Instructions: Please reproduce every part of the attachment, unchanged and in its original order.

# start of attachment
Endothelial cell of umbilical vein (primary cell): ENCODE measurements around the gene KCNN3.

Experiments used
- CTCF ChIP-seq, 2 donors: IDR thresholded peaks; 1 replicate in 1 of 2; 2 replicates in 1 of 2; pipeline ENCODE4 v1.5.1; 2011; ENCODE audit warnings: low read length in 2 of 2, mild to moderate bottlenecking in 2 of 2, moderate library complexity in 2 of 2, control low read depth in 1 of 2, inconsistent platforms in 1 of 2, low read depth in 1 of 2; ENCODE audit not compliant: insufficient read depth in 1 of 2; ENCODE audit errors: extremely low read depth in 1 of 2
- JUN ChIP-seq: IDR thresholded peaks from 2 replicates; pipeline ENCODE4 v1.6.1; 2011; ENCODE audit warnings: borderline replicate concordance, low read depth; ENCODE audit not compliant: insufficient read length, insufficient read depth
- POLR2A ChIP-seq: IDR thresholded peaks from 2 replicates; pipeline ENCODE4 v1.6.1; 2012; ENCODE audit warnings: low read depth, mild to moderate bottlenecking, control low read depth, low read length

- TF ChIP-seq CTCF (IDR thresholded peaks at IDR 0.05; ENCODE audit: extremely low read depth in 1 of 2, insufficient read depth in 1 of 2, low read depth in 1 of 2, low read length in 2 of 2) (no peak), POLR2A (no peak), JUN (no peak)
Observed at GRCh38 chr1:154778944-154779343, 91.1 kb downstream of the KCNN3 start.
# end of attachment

Endothelial cell of umbilical vein (primary cell): ENCODE measurements around the gene KCNN3.

Experiments used
- CTCF ChIP-seq, 2 donors: IDR thresholded peaks; 1 replicate in 1 of 2; 2 replicates in 1 of 2; pipeline ENCODE4 v1.5.1; 2011; ENCODE audit warnings: low read length in 2 of 2, mild to moderate bottlenecking in 2 of 2, moderate library complexity in 2 of 2, control low read depth in 1 of 2, inconsistent platforms in 1 of 2, low read depth in 1 of 2; ENCODE audit not compliant: insufficient read depth in 1 of 2; ENCODE audit errors: extremely low read depth in 1 of 2
- JUN ChIP-seq: IDR thresholded peaks from 2 replicates; pipeline ENCODE4 v1.6.1; 2011; ENCODE audit warnings: borderline replicate concordance, low read depth; ENCODE audit not compliant: insufficient read length, insufficient read depth
- POLR2A ChIP-seq: IDR thresholded peaks from 2 replicates; pipeline ENCODE4 v1.6.1; 2012; ENCODE audit warnings: low read depth, mild to moderate bottlenecking, control low read depth, low read length

- TF ChIP-seq CTCF (IDR thresholded peaks at IDR 0.05; ENCODE audit: extremely low read depth in 1 of 2, insufficient read depth in 1 of 2, low read depth in 1 of 2, low read length in 2 of 2) (no peak), POLR2A (no peak), JUN (no peak)
Observed at GRCh38 chr1:154778944-154779343, 91.1 kb downstream of the KCNN3 start.